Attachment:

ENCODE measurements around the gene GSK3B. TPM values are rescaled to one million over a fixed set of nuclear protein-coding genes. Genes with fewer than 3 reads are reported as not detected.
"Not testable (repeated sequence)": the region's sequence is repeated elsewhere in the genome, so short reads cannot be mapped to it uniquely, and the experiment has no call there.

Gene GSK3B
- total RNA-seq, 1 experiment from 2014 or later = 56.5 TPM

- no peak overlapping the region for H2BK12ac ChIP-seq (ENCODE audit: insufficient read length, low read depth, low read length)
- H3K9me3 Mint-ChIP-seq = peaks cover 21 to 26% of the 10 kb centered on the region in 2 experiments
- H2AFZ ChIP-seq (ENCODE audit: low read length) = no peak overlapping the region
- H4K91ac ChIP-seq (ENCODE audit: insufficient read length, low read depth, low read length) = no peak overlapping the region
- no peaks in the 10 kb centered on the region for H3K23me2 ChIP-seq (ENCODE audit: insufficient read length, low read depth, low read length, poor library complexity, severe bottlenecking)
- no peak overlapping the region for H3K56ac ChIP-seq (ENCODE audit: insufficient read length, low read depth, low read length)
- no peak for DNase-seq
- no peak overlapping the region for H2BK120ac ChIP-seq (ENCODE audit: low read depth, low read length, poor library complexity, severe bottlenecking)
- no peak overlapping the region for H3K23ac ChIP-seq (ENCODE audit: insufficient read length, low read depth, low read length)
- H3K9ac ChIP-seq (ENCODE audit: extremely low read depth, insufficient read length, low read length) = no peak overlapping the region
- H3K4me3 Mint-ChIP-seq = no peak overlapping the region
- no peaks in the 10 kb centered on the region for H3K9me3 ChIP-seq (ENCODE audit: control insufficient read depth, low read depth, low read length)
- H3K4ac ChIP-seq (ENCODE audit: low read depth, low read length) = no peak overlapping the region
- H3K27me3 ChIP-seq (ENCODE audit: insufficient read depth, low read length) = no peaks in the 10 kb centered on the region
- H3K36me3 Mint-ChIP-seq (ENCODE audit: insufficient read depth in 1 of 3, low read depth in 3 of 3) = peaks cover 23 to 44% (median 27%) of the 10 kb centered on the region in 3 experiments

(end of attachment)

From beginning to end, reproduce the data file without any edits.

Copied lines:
ENCODE measurements around the gene GSK3B. TPM values are rescaled to one million over a fixed set of nuclear protein-coding genes. Genes with fewer than 3 reads are reported as not detected.
"Not testable (repeated sequence)": the region's sequence is repeated elsewhere in the genome, so short reads cannot be mapped to it uniquely, and the experiment has no call there.

Gene GSK3B
- total RNA-seq, 1 experiment from 2014 or later = 56.5 TPM

- no peak overlapping the region for H2BK12ac ChIP-seq (ENCODE audit: insufficient read length, low read depth, low read length)
- H3K9me3 Mint-ChIP-seq = peaks cover 21 to 26% of the 10 kb centered on the region in 2 experiments
- H2AFZ ChIP-seq (ENCODE audit: low read length) = no peak overlapping the region
- H4K91ac ChIP-seq (ENCODE audit: insufficient read length, low read depth, low read length) = no peak overlapping the region
- no peaks in the 10 kb centered on the region for H3K23me2 ChIP-seq (ENCODE audit: insufficient read length, low read depth, low read length, poor library complexity, severe bottlenecking)
- no peak overlapping the region for H3K56ac ChIP-seq (ENCODE audit: insufficient read length, low read depth, low read length)
- no peak for DNase-seq
- no peak overlapping the region for H2BK120ac ChIP-seq (ENCODE audit: low read depth, low read length, poor library complexity, severe bottlenecking)
- no peak overlapping the region for H3K23ac ChIP-seq (ENCODE audit: insufficient read length, low read depth, low read length)
- H3K9ac ChIP-seq (ENCODE audit: extremely low read depth, insufficient read length, low read length) = no peak overlapping the region
- H3K4me3 Mint-ChIP-seq = no peak overlapping the region
- no peaks in the 10 kb centered on the region for H3K9me3 ChIP-seq (ENCODE audit: control insufficient read depth, low read depth, low read length)
- H3K4ac ChIP-seq (ENCODE audit: low read depth, low read length) = no peak overlapping the region
- H3K27me3 ChIP-seq (ENCODE audit: insufficient read depth, low read length) = no peaks in the 10 kb centered on the region
- H3K36me3 Mint-ChIP-seq (ENCODE audit: insufficient read depth in 1 of 3, low read depth in 3 of 3) = peaks cover 23 to 44% (median 27%) of the 10 kb centered on the region in 3 experiments